Superbowl traditions this year just weren’t the same


Lucia Thorne

As much as the game itself may have been disappointing, how many events like this have truly felt right since the start of this pandemic?

By Ana Sophia Garcia-Cubas Assemat

The general sentiment of last Sunday’s Super Bowl seems to be ‘disappointment.’ Many viewers felt the game itself was boring for the standards of a Super Bowl, with a lackluster game and a referee that some see as biased against the Chiefs. The commercials felt off, as some of the biggest recurring names like Coca-Cola and Pepsi sat this one out. R&B singer The Weeknd performed a halftime show that pales in comparison to the standards set by past performances, even though he spent $7 million of his own money on it.

And then, the camera pans to a half-empty stadium: A dystopic and depressing reminder of the pandemic.

No one expected the Super Bowl to feel normal in the middle of a pandemic. Some changes are to be expected: the half-empty stadium, the absence of an audience at the halftime show, the masked dancers. Some changes, although expected, do strike closer to heart. 

The Super Bowl is a community driven event that simply isn’t the same when you watch it from your laptop alone. Many people—pre-COVID, at least—use the Super Bowl as an opportunity to throw a party; they make tasty finger food and watch with their family. Many drink with friends and place bets on the outcome of the game as they scream at their television. This is all part of the Superbowl experience. Nevertheless, as much as the game itself may have been disappointing, how many events like this have truly felt right since the start of this pandemic?

One of the most painful parts of the pandemic is not being able to see our family and friends at events that we usually look forward to. If anything, it serves as a reminder of the importance that community plays in our everyday lives. Holidays, birthday parties, game days; these were moments where having people to celebrate with was often more important than the celebration itself. Sadly, these are celebrations that we put on pause nearly a year ago—or at least, most of us did.  The Super Bowl celebrations on the streets of Tampa are estimated to have consisted of thousands of people, most maskless and not socially distanced.

As the months go by, time we could’ve spent with our family and friends is lost. Yet sadly, COVID-19 has taken so much more from us than cancelled holidays. Even if we ‘return to normal’ soon, there are over 468,000 Americans that will not be returning with us, which is why maskless celebrations like those in Tampa seem like a smack in the face to those who’ve lost loved ones to this pandemic. It feels like a show of disrespect to the millions of people who have halted their celebrations to keep our community safe.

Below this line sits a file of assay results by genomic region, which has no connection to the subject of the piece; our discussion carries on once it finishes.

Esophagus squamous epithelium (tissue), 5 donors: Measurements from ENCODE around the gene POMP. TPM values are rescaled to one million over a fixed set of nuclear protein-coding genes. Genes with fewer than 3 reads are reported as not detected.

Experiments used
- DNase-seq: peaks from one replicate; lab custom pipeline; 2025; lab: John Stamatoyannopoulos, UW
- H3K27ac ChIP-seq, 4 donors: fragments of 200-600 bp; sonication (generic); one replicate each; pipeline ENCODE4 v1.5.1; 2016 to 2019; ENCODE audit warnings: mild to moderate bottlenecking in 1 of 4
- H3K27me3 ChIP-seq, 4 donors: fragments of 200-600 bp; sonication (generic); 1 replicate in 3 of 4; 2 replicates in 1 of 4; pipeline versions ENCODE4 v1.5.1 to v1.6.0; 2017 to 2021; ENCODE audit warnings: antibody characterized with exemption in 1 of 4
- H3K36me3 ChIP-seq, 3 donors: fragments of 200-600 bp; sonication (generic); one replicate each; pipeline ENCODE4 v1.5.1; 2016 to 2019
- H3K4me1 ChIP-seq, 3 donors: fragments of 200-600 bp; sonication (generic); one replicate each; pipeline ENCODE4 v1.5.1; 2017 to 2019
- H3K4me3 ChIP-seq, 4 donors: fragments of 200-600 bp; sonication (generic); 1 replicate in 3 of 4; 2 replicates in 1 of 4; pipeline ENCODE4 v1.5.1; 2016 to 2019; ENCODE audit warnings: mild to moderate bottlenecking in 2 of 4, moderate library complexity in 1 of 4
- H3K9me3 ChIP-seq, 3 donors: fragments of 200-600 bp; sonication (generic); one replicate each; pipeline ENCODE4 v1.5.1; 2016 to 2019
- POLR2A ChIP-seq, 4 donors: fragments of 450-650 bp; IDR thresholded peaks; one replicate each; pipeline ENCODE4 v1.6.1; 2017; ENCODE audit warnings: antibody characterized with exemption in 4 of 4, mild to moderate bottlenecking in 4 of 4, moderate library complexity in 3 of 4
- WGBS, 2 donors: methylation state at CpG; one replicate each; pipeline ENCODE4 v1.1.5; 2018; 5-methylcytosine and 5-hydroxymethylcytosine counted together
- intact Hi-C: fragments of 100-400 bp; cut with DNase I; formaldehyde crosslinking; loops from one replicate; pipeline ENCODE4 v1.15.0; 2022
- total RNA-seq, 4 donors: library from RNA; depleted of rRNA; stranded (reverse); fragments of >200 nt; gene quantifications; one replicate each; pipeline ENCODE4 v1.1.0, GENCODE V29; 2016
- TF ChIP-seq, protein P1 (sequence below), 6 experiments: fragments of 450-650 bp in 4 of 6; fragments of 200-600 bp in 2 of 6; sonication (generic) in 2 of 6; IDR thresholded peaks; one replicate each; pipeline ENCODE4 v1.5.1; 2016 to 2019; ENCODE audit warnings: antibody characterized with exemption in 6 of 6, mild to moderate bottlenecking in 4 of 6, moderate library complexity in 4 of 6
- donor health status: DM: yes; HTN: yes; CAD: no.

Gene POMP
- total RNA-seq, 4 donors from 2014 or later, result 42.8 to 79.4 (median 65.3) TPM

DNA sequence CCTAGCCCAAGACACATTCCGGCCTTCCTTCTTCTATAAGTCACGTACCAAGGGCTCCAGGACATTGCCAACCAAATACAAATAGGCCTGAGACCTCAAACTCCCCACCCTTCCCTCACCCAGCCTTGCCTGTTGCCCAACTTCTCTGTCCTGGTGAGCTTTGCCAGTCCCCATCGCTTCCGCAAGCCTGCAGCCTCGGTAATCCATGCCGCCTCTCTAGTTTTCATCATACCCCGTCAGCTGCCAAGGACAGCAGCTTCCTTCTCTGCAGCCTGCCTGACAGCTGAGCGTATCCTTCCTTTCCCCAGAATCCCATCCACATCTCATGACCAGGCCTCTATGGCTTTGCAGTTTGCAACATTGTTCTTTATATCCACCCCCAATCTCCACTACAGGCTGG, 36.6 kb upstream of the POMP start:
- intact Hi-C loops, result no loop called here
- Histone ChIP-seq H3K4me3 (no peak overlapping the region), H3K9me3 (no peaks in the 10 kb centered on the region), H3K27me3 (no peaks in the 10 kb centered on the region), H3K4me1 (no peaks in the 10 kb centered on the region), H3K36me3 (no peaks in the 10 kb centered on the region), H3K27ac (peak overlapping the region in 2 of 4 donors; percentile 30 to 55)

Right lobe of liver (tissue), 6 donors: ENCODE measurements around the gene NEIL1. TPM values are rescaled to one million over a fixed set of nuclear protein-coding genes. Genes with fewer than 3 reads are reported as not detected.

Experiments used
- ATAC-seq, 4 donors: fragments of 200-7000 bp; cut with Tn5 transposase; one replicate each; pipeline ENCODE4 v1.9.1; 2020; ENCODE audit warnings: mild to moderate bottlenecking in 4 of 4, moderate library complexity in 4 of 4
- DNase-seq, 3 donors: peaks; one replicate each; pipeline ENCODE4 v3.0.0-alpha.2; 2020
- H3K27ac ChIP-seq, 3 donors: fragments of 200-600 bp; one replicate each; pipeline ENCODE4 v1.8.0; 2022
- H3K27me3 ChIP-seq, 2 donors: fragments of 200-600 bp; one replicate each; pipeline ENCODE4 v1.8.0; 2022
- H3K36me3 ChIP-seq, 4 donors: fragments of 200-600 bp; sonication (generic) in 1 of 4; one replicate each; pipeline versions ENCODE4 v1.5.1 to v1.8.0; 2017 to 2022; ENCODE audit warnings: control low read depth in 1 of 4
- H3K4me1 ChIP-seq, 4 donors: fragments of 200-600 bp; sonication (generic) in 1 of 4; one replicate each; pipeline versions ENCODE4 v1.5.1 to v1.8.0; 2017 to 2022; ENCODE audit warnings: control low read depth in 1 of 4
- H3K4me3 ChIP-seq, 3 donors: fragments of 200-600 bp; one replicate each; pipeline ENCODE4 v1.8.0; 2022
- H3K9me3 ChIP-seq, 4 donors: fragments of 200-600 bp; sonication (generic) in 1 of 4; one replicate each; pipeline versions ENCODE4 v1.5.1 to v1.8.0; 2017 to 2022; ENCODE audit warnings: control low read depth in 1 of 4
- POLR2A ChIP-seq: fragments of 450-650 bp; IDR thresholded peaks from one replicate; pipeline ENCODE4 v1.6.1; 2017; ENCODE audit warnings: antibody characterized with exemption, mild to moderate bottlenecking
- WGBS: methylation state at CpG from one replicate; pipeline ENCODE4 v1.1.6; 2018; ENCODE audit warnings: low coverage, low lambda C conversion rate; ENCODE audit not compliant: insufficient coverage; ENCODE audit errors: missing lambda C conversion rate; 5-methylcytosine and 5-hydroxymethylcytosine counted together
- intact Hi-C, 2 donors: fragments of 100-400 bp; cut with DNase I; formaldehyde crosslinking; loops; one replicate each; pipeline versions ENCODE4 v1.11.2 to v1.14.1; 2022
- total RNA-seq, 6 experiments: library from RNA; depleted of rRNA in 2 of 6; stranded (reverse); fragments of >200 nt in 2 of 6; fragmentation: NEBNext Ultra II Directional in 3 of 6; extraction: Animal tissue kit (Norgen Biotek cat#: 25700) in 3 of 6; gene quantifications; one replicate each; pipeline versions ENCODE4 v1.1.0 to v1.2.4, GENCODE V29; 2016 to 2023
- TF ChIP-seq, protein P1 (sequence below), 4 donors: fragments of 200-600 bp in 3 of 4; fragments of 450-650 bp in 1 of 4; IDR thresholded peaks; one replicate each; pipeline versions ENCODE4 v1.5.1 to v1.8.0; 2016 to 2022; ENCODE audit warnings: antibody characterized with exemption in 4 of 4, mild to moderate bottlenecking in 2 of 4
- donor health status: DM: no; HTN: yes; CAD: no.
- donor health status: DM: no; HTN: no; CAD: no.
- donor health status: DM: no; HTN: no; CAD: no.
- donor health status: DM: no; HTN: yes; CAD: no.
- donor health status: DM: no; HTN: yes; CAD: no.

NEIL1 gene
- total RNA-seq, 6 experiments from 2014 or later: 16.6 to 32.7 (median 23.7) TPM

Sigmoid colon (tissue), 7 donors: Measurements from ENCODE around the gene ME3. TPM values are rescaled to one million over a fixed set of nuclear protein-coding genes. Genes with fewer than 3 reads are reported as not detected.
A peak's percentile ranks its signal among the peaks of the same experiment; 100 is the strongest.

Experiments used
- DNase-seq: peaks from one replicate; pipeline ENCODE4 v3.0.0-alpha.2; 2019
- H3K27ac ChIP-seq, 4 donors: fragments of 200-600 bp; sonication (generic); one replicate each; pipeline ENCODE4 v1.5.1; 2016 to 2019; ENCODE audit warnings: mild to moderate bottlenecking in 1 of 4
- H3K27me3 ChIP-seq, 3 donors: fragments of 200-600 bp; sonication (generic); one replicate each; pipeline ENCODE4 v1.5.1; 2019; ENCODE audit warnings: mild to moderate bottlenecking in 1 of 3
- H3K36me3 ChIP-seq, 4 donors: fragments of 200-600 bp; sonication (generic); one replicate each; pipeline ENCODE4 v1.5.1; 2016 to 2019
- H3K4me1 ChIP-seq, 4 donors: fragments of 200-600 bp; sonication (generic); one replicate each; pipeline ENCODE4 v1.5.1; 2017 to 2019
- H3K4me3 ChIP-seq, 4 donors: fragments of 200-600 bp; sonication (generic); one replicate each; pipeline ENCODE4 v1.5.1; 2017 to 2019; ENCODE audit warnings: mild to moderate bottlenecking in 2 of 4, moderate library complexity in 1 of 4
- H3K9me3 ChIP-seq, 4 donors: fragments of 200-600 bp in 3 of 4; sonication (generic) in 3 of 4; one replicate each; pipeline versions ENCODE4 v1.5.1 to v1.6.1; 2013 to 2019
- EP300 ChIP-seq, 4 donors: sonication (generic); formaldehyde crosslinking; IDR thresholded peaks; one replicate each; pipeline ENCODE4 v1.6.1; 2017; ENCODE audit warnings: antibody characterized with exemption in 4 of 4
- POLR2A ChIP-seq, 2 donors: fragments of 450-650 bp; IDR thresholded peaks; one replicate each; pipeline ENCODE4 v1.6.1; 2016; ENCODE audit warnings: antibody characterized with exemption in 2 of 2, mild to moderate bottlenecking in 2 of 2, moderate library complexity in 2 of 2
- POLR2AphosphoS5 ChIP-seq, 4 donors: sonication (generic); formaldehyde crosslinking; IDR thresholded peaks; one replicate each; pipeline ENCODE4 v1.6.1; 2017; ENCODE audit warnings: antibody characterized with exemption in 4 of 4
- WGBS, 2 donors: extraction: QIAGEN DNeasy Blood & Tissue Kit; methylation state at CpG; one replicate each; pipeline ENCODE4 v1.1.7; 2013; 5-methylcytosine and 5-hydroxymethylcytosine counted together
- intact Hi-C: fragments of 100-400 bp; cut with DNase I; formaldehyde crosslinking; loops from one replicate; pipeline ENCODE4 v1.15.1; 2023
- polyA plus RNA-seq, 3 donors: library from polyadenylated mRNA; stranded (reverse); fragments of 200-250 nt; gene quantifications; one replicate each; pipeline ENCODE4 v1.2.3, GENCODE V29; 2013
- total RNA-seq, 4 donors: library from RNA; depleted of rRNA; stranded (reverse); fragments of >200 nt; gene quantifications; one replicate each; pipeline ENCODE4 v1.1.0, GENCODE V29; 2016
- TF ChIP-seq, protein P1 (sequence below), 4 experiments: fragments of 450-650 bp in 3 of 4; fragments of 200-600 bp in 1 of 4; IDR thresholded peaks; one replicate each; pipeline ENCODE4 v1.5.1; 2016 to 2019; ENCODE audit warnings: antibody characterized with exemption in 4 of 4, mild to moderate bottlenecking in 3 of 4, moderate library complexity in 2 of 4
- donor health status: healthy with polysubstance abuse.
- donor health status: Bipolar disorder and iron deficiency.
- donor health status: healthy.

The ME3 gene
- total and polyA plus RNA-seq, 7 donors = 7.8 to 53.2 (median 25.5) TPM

It’s usually exhilarating to see your team win, and disappointing to see them lose. But it is beyond infuriating to see people put others in danger when the rest of us have put our  entire lives on hold for the common good. 

To those of us who watched this Super Bowl expecting little and still receiving less, alone or with our roommates, I only hope that we’ll be able to get back to our traditions soon. To those who are making this pandemic worse by deciding to celebrate an underwhelming Super Bowl win with a superspreader jubilee, I hope that you enjoyed yourselves.

If there’s one thing this pandemic has taught us, it is that some people are far too comfortable with risking public safety and the lives of others. As much as we can hope that these people will face consequences for their actions, the harsh reality is that we are already living out these consequences. All we can do is watch the cases rise from our living room. If we fail to make a genuine collective effort to curb this pandemic, I’m afraid that we’ll have to sit through many more half-empty Super Bowls.